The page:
Last week turned out to be a pretty special week for Taylor Swift fans. Not only did she release the album Red (Taylor’s Version) last Friday, but she followed that the next evening with a 10-minute performance of “All Too Well” on Saturday Night Live.
For Swift’s avid base, the new content — a re-recording of her 2012 album that features a host of unreleased songs — generated buzz galore. For Texas-based Swift impersonator Lauren Corzine, the action provided yet another memorable moment to add to her arsenal as leader of the all-Swift tribute act Reputation: A Taylor Swift Experience.
Based in Dallas-Fort Worth, Reputation formed last year and, Corzine says, has been gigging regularly ever since. The self-described Swiftie, who’s internalized the singer’s onstage mannerisms and style, is a near ringer for the superstar. The band covers Swift’s work from across her catalog, including Red showstoppers “I Knew You Were Trouble” and “We Are Never Ever Getting Back Together.”
Corzine took time to discuss being Taylor, the singer’s broad appeal and what Swift’s music has meant to her.
What are your strategies for becoming Swift onstage?
Being a tribute artist has been a new thing for me. You study Taylor’s movements — the way she plays guitar, the way she looks over to the side, the way she laughs, the way she talks. But I really try to embody the spirit of Taylor. She’s kind and generous at her shows. And when I’m around other Swifties, I do feel that Taylor has sent out this vibe that we’re a family. I try to represent that as much as I can and try to be encouraging to young girls as well. That’s a big part of Swift’s image.
I respect Taylor so much — I grew up with her. It’s an honor to be able to represent her the best I can. And I’m trying to get better. Every show, I try to study more or get a new outfit or sing like her a bit more just so I can best mimic her to people who love her. I know me playing her isn’t nearly as great as being her, but I want to get as close as I can.
Have the concerts been well-received?
The first show I did as Taylor in Reputation, I wasn’t expecting that crowd. We’re talking all ages and so diverse — all walks of life. There’s a Swiftie in everybody. I was amazed at the number of people who showed up — it’s the magic of the Swift.
And everybody knows all the words.
Like Bible verses, honestly. It’s funny, because I meet people who say, “I don’t really know Taylor Swift” or “I don’t really like Taylor Swift,” but it turns out they do know a couple of Taylor songs, because her songs are always playing in stores — or anywhere in public. They have an inner Swiftie. We just have to tap into it.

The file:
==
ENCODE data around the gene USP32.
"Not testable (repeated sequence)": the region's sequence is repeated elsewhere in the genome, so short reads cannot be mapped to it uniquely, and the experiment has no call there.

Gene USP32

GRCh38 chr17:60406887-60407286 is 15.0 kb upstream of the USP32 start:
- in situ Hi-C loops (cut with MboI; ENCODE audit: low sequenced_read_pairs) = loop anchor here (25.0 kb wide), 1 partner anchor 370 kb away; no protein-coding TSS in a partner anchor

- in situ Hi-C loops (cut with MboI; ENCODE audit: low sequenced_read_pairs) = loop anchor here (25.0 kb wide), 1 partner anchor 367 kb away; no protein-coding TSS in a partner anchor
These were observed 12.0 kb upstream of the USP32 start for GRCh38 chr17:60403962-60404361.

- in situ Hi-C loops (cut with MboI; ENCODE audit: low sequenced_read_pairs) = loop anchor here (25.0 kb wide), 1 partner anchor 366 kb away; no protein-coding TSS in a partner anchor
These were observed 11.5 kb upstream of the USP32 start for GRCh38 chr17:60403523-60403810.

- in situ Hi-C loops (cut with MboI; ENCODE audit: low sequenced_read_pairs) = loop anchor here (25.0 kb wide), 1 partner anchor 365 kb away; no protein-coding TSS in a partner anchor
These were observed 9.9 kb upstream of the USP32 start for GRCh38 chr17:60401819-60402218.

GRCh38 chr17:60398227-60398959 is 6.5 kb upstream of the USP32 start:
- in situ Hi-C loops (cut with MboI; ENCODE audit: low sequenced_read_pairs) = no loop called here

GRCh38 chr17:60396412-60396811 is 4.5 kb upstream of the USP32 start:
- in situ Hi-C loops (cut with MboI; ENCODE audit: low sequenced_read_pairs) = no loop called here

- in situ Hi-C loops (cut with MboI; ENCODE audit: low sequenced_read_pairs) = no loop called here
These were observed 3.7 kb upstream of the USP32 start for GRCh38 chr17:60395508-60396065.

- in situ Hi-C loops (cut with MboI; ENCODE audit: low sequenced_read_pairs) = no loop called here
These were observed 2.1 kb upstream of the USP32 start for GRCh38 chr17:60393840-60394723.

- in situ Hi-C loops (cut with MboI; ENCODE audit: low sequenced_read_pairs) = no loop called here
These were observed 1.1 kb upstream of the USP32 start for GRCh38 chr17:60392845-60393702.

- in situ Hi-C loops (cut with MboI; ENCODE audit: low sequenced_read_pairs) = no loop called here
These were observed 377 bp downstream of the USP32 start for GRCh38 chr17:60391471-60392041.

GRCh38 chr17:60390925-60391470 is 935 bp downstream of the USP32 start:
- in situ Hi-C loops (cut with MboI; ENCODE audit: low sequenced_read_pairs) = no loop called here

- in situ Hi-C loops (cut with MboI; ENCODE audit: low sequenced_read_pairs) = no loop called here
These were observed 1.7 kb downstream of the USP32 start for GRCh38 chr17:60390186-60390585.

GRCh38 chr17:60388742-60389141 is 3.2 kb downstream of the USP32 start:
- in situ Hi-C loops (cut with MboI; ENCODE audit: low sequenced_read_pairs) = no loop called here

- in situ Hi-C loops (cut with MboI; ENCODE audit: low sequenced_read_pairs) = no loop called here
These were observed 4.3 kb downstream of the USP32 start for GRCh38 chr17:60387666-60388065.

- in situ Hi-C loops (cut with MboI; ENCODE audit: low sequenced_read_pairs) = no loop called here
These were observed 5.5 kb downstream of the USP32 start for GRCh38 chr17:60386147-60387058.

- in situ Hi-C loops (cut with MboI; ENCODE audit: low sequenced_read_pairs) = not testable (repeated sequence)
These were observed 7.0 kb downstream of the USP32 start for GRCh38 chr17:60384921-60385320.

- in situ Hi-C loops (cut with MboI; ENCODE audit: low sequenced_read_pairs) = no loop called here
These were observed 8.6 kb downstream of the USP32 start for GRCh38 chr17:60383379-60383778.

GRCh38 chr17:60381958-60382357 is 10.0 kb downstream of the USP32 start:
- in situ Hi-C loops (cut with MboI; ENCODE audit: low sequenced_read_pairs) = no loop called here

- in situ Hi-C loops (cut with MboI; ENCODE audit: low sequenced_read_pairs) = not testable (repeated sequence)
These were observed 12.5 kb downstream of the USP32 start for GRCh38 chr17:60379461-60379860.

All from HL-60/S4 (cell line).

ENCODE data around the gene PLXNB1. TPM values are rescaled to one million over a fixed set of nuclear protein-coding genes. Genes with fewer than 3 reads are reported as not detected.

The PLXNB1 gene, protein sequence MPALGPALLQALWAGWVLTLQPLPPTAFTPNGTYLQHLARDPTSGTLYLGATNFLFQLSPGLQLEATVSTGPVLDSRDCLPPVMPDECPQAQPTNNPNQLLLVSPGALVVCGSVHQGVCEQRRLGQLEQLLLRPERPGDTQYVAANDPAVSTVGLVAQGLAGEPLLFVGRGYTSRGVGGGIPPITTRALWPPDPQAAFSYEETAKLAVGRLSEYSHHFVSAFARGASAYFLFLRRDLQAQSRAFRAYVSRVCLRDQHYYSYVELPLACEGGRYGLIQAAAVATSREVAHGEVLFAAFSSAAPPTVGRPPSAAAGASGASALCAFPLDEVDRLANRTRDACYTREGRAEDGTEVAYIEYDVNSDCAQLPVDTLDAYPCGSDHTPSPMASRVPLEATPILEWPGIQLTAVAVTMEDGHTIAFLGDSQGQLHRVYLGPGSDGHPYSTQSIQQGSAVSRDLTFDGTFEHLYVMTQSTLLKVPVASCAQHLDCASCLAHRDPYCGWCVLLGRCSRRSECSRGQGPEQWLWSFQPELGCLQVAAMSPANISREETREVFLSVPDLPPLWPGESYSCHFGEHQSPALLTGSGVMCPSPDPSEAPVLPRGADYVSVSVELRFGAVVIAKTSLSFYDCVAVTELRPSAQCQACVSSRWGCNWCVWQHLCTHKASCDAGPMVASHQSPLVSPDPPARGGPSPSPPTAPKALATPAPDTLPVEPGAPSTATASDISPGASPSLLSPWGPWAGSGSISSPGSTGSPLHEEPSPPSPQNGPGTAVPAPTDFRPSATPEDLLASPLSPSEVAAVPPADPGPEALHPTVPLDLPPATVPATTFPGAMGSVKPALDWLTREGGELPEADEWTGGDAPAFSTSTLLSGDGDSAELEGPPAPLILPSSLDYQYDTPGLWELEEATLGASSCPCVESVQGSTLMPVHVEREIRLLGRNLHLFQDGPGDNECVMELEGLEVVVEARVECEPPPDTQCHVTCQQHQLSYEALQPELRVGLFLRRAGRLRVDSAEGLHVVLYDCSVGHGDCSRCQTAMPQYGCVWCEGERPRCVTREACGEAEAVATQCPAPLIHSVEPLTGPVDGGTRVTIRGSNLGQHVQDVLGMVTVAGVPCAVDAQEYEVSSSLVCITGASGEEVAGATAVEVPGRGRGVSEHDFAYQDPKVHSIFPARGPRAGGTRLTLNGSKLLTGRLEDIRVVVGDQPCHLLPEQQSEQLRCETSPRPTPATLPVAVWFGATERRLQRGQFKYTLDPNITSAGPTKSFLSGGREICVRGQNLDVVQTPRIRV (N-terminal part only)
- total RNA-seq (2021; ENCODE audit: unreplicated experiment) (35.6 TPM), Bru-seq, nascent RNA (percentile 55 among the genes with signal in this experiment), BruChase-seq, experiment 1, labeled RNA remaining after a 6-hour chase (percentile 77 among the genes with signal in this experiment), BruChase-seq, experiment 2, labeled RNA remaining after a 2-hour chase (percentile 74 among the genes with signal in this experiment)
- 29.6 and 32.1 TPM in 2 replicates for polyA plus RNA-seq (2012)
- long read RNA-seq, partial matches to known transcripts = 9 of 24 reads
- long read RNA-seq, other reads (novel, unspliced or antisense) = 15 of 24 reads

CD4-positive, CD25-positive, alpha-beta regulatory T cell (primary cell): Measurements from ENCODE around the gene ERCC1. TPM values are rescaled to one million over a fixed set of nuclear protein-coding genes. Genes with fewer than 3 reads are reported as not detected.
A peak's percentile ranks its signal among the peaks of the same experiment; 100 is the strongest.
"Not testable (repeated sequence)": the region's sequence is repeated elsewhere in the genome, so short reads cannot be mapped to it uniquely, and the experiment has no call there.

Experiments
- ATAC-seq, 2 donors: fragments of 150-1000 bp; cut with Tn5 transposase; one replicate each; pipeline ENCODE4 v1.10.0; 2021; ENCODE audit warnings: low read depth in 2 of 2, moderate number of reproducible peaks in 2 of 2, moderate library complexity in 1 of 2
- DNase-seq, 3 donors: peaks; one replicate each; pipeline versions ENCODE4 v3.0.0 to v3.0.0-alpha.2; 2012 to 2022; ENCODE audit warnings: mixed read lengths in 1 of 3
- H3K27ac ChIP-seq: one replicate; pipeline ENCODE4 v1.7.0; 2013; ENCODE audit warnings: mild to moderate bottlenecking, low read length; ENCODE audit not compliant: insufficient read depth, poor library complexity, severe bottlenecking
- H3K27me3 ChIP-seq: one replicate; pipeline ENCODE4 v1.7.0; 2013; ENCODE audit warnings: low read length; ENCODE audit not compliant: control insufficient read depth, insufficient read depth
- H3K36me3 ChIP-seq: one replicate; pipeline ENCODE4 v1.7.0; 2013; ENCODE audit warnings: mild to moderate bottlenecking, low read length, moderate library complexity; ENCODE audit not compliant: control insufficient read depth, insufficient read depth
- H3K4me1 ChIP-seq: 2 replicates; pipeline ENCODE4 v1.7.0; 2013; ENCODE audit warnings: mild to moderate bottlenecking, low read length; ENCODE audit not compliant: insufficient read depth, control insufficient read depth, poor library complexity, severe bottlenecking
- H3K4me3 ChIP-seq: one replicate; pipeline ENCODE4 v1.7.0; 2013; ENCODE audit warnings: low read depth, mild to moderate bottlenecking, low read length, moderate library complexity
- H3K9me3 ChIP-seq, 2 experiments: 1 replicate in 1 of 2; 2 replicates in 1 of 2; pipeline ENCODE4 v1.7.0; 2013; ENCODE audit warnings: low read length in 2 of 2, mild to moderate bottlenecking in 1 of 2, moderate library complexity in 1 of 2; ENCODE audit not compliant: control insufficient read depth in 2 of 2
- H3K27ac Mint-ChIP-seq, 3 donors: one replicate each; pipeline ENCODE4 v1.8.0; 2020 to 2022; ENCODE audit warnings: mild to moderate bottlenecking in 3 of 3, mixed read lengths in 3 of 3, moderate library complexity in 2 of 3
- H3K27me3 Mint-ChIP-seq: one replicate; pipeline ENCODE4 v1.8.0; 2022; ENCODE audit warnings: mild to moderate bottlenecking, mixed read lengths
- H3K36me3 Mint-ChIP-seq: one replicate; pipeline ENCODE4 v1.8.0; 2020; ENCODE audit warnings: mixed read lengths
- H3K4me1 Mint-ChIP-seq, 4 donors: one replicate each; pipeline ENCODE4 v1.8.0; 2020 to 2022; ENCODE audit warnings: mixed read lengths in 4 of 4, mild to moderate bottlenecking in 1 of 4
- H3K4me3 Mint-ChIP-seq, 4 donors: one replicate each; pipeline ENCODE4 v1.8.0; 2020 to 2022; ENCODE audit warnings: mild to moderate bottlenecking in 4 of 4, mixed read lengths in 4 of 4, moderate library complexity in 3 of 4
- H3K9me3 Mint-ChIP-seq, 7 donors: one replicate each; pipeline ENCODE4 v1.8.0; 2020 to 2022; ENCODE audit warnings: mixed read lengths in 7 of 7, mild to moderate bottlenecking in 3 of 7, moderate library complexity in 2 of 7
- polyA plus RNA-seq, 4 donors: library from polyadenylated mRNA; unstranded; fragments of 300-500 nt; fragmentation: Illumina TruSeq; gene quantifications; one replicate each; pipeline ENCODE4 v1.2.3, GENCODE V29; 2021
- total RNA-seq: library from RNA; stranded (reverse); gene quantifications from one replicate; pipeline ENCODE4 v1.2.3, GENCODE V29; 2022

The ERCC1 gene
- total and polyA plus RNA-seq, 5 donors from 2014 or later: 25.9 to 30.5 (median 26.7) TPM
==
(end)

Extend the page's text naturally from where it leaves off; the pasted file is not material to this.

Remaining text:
What does Red mean to you?
It defines my high school years. It came out when I was a sophomore, 10 years ago. When I was streaming Red (Taylor’s Version) for the first time, it was so nostalgic. I have memories attached to these songs. I know what dance I was at. I know whose car I was in with my best friends.
On top of that, it’s cool listening to Taylor’s Version, because she owns the songs now. As an aspiring musician, singer and songwriter, I admire that she paved the way for so many women in music. That’s a big deal for me to know she owns these masters, that she pays her own way. She wrote these songs. She produced these songs. She’s her own creative director.
Have you been talking with your band about which of the new Red (Taylor’s Version) vault songs you might add to the set? Maybe the 10-minute version of “All Too Well”?
Oh my god, I want to add that to the set so bad. Everybody loves “All Too Well.” But I listened to the 10-minute version, and she really dug into Jake [Gyllenhaal]. I could see him and her and these paparazzi pictures that I followed as a teenager.
What did you think of her Saturday Night Live performance of “All Too Well”?
I was blown away. Taylor really is the best at evolving as an artist and songwriter, and nobody does it with the amount of intention she does. It was emotional for me to watch. My favorite thing about Taylor is the way she’s unafraid to tell her story and, in this case, leaves out no details. “All Too Well” was already one of her most personal songs, and the five minutes she added to her new version made it even more so.
I loved that she had the movie playing behind her on SNL — as well as the leaves on the ground. It’s a beautiful song, and the setting made it feel all the more intimate and warm. I could feel her emotions as she was singing and reliving the story with her fans. I was sobbing, and I know I wasn’t alone in that.